Why We Think the Current Bull Market Will Continue

Why We Think the Current Bull Market Will Continue

As we stated in our last blog, we believe the current bull market may well run for another 2-3 years based on current indicators (not just the “Trump Bump”). But why?

Historically, an economic recession occurs between 45 to 57 months following the inception of an economic expansion. Characteristically, these recessions tend to be preceded by equity bear markets (declines of 20% or more) which are generally considered a “leading indicator”.

With the current market environment, there has been no bear market and/or recession since March of 2009 (almost 95 months). So both an equity bear market and economic recession are statistically long overdue.

Despite that historical trend, there are few facts (i.e.: leading indicators) available to support that a recession is imminent. We believe the extraordinary severity of the most recent “consumer debt fueled” recession along with the extensive level of subsequent government intervention (via quantitative easing) have significantly disrupted the economic landscape and customary cycles.

Key Indicators Point to Continued Economic Expansion

It is a well-accepted fact that over two-thirds (68%) of GDP in the U.S comes from consumer spending, which in turn is largely impacted by the health of the labor market. That said, we believe the following key indicators point to a continued economic expansion:

  • Unemployment Claims—For December, unemployment was 4.7%, well below the long-term average of 5.8%, and also below the rate the government considers to be full employment (5%)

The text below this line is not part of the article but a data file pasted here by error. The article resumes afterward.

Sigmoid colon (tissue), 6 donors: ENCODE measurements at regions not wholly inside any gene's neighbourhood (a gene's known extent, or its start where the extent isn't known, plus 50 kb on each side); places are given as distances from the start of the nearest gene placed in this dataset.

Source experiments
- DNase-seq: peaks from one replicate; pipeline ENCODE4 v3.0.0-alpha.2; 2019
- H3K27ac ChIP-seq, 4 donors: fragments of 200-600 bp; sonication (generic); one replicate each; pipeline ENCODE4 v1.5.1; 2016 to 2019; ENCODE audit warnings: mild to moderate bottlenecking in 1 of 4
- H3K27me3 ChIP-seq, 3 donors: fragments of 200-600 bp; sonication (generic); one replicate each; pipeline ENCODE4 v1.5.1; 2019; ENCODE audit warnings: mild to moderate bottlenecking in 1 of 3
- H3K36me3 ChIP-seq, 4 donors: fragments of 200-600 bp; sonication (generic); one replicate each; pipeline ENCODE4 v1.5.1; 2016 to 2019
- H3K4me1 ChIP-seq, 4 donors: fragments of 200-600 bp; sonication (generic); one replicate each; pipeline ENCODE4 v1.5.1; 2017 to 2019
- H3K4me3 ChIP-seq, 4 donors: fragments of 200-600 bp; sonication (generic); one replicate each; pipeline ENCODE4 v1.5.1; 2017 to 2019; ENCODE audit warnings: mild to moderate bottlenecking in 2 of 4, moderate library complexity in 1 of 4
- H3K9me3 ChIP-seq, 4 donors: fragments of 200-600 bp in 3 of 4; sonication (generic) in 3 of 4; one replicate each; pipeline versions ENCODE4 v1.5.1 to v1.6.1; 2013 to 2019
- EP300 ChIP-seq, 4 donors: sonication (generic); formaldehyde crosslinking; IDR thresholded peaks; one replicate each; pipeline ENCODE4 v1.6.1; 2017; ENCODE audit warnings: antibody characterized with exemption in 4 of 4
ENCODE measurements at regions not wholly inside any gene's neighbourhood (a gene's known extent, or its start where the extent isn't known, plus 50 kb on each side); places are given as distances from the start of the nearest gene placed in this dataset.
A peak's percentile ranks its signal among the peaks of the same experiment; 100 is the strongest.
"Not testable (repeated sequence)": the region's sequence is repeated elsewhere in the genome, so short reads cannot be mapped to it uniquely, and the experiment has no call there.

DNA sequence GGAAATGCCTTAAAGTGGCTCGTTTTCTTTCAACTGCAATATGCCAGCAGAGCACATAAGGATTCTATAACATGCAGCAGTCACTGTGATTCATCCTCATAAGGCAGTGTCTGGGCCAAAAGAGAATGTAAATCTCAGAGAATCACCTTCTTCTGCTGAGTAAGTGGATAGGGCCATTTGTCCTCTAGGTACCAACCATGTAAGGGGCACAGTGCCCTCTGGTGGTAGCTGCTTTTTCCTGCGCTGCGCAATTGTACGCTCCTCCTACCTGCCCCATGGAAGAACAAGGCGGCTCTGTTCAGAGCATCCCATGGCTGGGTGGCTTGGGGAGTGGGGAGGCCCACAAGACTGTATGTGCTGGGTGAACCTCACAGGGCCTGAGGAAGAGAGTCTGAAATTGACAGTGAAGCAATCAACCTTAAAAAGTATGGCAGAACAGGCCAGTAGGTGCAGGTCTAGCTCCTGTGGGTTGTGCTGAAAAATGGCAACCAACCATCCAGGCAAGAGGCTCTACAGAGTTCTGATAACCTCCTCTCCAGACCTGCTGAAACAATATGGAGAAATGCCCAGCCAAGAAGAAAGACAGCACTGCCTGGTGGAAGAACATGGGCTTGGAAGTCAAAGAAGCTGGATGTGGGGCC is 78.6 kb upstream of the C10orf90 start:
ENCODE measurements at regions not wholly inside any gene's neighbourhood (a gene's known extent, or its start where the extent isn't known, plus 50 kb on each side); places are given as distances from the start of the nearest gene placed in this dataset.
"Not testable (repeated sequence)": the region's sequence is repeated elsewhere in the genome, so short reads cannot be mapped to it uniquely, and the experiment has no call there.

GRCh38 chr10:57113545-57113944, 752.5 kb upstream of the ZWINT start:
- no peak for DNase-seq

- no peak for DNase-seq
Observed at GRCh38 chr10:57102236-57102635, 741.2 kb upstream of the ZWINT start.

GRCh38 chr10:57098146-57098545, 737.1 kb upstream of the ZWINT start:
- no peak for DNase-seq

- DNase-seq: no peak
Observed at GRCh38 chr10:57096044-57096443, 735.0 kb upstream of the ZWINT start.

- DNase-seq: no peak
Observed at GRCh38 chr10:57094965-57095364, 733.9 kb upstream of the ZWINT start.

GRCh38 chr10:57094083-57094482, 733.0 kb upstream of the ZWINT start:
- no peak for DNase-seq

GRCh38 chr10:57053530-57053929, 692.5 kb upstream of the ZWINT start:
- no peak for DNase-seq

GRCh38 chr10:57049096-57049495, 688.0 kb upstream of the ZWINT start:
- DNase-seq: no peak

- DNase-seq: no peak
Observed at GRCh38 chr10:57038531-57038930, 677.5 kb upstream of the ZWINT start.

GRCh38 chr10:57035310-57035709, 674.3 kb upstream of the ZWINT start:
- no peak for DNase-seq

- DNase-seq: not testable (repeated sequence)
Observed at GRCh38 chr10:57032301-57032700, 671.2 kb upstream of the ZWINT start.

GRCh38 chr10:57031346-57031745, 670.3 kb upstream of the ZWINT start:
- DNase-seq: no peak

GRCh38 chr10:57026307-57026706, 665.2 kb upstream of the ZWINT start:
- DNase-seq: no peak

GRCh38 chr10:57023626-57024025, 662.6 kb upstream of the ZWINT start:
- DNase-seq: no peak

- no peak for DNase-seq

• Interest Rates and Inflation—Since the U.S. Presidential Election in November, we have seen increased interest rates and inflation, which supports continued expansion. We have long expected these increases and view them as both inevitable and healthy, to a point
  • Average Hourly Earnings—For December, the annualized average hourly earnings, was up 4.63% versus the long-term average of 2.42%
  • Consumer Confidence—The Conference Board’s measure of consumer confidence is at a 15-year high, well above its 50-year average
  • Housing Market—Both the Survey of Builder Confidence and the Index of Prospective Buyers indicate continued strong demand. Housing accounts for between 15 and 18% of GDP
  • Business Activity—At 61.4%, the ISM Business Activity Index indicates a solid outlook

Be Prepared — The Bears Will Return Eventually

Despite the positive short-term outlook, it’s only a matter of time before the bears return. So now is a great time to prepare your portfolio so you’re not caught off guard.

You can begin by checking your risk tolerance level with our new—and free—risk number tool. Think of it as your sleep number, but for risk. Then, you can work with a wealth management advisor to build or modify your portfolio to match your risk comfort zone.

And as always, you can click here to contact us with any questions you may have and we’ll get back to you with a no-strings-attached answer.